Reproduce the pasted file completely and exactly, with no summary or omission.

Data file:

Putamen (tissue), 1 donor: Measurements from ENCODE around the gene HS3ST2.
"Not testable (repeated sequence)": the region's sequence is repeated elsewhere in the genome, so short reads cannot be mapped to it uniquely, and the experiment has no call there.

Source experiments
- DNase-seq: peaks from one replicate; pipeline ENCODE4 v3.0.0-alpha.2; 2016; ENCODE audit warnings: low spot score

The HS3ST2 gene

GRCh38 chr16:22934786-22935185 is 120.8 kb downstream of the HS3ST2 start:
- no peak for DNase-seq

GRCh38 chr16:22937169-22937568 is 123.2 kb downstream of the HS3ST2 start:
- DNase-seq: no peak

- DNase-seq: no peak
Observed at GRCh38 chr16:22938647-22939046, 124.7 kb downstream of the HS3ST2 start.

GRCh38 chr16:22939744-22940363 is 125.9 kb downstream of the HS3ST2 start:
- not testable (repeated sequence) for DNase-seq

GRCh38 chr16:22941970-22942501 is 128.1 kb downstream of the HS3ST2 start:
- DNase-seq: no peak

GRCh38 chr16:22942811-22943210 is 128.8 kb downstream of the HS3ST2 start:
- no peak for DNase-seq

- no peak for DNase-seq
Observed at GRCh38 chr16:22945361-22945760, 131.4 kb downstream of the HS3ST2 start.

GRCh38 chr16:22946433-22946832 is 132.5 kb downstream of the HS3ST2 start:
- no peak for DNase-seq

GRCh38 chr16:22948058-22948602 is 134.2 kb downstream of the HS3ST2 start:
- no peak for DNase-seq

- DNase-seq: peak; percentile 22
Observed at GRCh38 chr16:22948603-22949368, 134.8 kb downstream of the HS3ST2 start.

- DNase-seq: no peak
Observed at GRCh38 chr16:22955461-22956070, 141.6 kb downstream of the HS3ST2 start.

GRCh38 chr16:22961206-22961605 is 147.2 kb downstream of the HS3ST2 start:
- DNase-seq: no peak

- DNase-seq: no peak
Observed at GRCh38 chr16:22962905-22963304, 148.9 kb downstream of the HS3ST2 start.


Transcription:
Putamen (tissue), 1 donor: Measurements from ENCODE around the gene HS3ST2.
"Not testable (repeated sequence)": the region's sequence is repeated elsewhere in the genome, so short reads cannot be mapped to it uniquely, and the experiment has no call there.

Source experiments
- DNase-seq: peaks from one replicate; pipeline ENCODE4 v3.0.0-alpha.2; 2016; ENCODE audit warnings: low spot score

The HS3ST2 gene

GRCh38 chr16:22934786-22935185 is 120.8 kb downstream of the HS3ST2 start:
- no peak for DNase-seq

GRCh38 chr16:22937169-22937568 is 123.2 kb downstream of the HS3ST2 start:
- DNase-seq: no peak

- DNase-seq: no peak
Observed at GRCh38 chr16:22938647-22939046, 124.7 kb downstream of the HS3ST2 start.

GRCh38 chr16:22939744-22940363 is 125.9 kb downstream of the HS3ST2 start:
- not testable (repeated sequence) for DNase-seq

GRCh38 chr16:22941970-22942501 is 128.1 kb downstream of the HS3ST2 start:
- DNase-seq: no peak

GRCh38 chr16:22942811-22943210 is 128.8 kb downstream of the HS3ST2 start:
- no peak for DNase-seq

- no peak for DNase-seq
Observed at GRCh38 chr16:22945361-22945760, 131.4 kb downstream of the HS3ST2 start.

GRCh38 chr16:22946433-22946832 is 132.5 kb downstream of the HS3ST2 start:
- no peak for DNase-seq

GRCh38 chr16:22948058-22948602 is 134.2 kb downstream of the HS3ST2 start:
- no peak for DNase-seq

- DNase-seq: peak; percentile 22
Observed at GRCh38 chr16:22948603-22949368, 134.8 kb downstream of the HS3ST2 start.

- DNase-seq: no peak
Observed at GRCh38 chr16:22955461-22956070, 141.6 kb downstream of the HS3ST2 start.

GRCh38 chr16:22961206-22961605 is 147.2 kb downstream of the HS3ST2 start:
- DNase-seq: no peak

- DNase-seq: no peak
Observed at GRCh38 chr16:22962905-22963304, 148.9 kb downstream of the HS3ST2 start.